# Visual C# 2005 (Windows) Guide

Fractals: Basic Application

It will help you greatly to have read the explanations on the previous few pages. On this page you will find the instructions for making an application that plots the image of the Mandelbrot Set that you saw on the previous page. Subsequent pages cover the development of a feature to allow the user to zoom in on various sections of the original image and how to colour the images.

The basic application looks like the screenshot below,

The fractal image will be drawn in a picture box called **picMandel**. The picture box is 640 x 640 pixels in size and its location is 12, 27. The form was named **frmMandelbrot**. A **StatusStrip** called **statusStrip1** was added to the bottom of the form. It has a ProgrssBar and a StatusLabel added to the strip - you do this on the strip itself at the bottom of the form. Lastly, there is a **MenuStrip** at the top of the form.

Start by creating a new Windows Application project and setting up the controls with the names given above.

The status strip will show a progress bar as the image is being drawn. The label will be used to show the value of **c** at any point on the graph.

The menu is not really required at this stage but will be useful as you add all sorts of extras to the application later on.

## Global Variables

The following global variables are needed and are placed at the top of the form's code window,

`Bitmap bmpMandel = new Bitmap(640,640);`

double unitsPerPixel = 0.0;

double minA = -2.0;

double maxA = 2.0;

double minB = -2.0;

double maxB = 2.0;

int maxIterations = 500;

The bitmap will be used to make the image. The **unitsPerPixel** will be calculated each time an image is drawn and will be used to convert pixel values to the values of c we are plotting. **minA**, **maxA**, **minB**, **maxB** represent the range of values of the real part of the complex number c (minA, maxA) and the range of the imaginary part of c (minB, maxB). Finally, **maxIterations** determines how many times we iterate the Mandelbrot algorithm before deciding whether or not a value of c is in the set. Changing this number will have an effect on the way the image looks.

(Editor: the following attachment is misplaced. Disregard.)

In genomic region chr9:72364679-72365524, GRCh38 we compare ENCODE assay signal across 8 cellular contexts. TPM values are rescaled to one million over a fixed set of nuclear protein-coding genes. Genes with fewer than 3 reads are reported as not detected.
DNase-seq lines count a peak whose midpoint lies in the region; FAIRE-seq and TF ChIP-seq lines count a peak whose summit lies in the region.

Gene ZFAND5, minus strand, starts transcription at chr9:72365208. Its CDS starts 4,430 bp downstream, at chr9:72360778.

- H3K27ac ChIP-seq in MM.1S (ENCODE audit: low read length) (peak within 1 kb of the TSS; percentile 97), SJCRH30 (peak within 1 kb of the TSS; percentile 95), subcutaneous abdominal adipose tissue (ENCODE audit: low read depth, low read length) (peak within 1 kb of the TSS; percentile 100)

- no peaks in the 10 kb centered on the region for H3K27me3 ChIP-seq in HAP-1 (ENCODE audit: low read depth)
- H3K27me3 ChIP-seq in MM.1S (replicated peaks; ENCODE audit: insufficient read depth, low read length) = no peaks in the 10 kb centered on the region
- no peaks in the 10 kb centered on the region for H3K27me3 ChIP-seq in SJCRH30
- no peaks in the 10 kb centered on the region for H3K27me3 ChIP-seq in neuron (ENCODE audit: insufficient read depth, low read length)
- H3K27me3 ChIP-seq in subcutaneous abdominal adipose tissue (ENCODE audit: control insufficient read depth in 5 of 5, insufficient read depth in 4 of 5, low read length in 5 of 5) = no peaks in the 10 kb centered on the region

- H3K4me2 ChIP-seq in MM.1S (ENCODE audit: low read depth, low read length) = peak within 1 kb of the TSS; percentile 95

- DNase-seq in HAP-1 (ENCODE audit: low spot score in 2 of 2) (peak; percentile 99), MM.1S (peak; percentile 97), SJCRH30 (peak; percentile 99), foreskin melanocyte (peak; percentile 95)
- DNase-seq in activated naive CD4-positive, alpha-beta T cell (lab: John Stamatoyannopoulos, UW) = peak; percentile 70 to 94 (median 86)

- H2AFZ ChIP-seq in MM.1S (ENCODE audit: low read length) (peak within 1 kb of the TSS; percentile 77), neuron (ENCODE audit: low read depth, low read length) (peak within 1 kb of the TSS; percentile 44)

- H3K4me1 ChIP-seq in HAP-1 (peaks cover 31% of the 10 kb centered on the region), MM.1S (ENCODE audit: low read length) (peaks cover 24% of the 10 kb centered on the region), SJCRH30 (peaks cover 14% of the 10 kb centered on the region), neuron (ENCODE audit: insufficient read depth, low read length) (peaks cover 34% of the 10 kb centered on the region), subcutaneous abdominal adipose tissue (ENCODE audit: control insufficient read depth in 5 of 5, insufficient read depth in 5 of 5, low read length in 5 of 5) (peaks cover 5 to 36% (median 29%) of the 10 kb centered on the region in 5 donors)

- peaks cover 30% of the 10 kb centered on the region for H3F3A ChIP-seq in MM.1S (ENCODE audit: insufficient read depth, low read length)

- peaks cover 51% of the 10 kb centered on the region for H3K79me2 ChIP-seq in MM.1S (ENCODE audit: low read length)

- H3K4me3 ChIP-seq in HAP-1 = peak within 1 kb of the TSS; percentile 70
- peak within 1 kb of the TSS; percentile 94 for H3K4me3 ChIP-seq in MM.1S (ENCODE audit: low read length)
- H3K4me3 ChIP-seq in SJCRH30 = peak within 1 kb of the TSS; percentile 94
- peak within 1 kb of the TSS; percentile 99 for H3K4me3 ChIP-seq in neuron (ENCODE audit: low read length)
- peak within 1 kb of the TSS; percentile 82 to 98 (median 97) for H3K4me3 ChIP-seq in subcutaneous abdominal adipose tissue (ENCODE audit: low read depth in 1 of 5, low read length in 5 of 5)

## Mandelbrot Function

This baby is what it's all about. The function has 3 parameters, **a**, **b** and **maxit**. The first 2 parameters represent the real and imaginary coefficients for the complex number c. The last parameter is the maximum number of iterations allowed.

`public int IsInMandelbrotSet(double a, double b, int maxit)`

{

double squareOfDistance;

double aSquare = 0.0;

double bSquare = 0.0;

double startA = a;

double startB = b;

int numIterations = 0;

while (numIterations < maxit)

{

aSquare = a * a;

bSquare = b * b;

squareOfDistance = aSquare + bSquare;

if (squareOfDistance > 4)

{

return numIterations;

}

b = 2 * a * b + startB;

a = (aSquare - bSquare) + startA;

numIterations++;

}

return numIterations;

}

The variable **squareOfDistance **will be used to keep track of the distance of the complex number z from the origin (0,0) on each iteration. If you look back at the diagram on the Complex Numbers page, you will see that you can make a triangle between the points (0,0), (x,y) and (x,0). The distance from (0,0) to (x,y) is the square root of the sum of the squares of the other two sides. In our program we won't actually take the square root of the value - the program runs quicker if we just check that it is less than 4.

So, what is happening here. We are using an initial value of z equal to 0, so the result of the first iteration of **z ^{2} + c** is going to be

**c**. We check that this value isn't already too large by working out the square of the real and imaginary parts (a and b). If this number is greater than 4, we return the number of iterations. If not we use these new values to make the complex number z for the first iteration.

After the if statement, the next two lines are performing the operation, **z → z ^{2} + c**. A few explanations might help here. Firstly, multiplying a complex number a + bi by itself results in the following,